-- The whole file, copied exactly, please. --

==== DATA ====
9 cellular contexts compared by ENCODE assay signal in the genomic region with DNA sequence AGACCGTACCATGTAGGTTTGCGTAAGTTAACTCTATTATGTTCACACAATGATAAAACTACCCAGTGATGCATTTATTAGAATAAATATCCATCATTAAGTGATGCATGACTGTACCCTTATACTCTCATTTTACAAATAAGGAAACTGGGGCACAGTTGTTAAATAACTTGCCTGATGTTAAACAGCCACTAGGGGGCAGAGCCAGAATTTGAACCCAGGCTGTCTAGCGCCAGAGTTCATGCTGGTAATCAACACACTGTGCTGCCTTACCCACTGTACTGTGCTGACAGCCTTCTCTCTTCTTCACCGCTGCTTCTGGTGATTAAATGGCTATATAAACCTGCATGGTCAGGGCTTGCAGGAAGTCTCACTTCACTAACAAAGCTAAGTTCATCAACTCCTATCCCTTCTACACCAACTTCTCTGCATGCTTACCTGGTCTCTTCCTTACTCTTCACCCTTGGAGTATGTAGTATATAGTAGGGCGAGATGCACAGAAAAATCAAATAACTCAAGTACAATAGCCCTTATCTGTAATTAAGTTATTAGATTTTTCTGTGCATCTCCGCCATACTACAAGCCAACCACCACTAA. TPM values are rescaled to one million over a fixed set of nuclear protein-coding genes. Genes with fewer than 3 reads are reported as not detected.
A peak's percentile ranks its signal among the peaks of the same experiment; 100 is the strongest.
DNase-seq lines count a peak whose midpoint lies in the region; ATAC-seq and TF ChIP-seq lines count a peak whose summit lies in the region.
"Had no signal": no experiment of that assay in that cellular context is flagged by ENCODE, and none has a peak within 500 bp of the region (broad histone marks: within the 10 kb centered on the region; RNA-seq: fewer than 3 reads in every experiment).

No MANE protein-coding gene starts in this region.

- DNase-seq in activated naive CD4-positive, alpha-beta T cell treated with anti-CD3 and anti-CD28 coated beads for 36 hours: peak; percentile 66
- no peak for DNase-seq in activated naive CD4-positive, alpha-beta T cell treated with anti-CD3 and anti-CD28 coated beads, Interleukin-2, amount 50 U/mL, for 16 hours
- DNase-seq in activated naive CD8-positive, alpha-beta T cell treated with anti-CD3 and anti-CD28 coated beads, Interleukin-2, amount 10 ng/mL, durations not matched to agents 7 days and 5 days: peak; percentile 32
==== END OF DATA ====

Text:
9 cellular contexts compared by ENCODE assay signal in the genomic region with DNA sequence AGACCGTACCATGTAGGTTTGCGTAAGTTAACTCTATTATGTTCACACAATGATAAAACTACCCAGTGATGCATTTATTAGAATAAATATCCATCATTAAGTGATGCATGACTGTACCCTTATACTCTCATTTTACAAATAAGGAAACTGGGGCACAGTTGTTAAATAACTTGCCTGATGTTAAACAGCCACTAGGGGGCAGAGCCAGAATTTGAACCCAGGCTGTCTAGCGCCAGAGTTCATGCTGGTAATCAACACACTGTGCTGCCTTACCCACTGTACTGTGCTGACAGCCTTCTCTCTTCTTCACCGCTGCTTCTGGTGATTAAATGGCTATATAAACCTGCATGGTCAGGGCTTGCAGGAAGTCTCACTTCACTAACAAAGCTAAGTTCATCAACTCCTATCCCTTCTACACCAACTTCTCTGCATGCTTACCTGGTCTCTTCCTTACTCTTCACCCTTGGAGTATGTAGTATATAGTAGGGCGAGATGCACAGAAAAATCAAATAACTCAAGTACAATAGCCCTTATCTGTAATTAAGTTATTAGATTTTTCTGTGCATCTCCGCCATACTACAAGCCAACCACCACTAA. TPM values are rescaled to one million over a fixed set of nuclear protein-coding genes. Genes with fewer than 3 reads are reported as not detected.
A peak's percentile ranks its signal among the peaks of the same experiment; 100 is the strongest.
DNase-seq lines count a peak whose midpoint lies in the region; ATAC-seq and TF ChIP-seq lines count a peak whose summit lies in the region.
"Had no signal": no experiment of that assay in that cellular context is flagged by ENCODE, and none has a peak within 500 bp of the region (broad histone marks: within the 10 kb centered on the region; RNA-seq: fewer than 3 reads in every experiment).

No MANE protein-coding gene starts in this region.

- DNase-seq in activated naive CD4-positive, alpha-beta T cell treated with anti-CD3 and anti-CD28 coated beads for 36 hours: peak; percentile 66
- no peak for DNase-seq in activated naive CD4-positive, alpha-beta T cell treated with anti-CD3 and anti-CD28 coated beads, Interleukin-2, amount 50 U/mL, for 16 hours
- DNase-seq in activated naive CD8-positive, alpha-beta T cell treated with anti-CD3 and anti-CD28 coated beads, Interleukin-2, amount 10 ng/mL, durations not matched to agents 7 days and 5 days: peak; percentile 32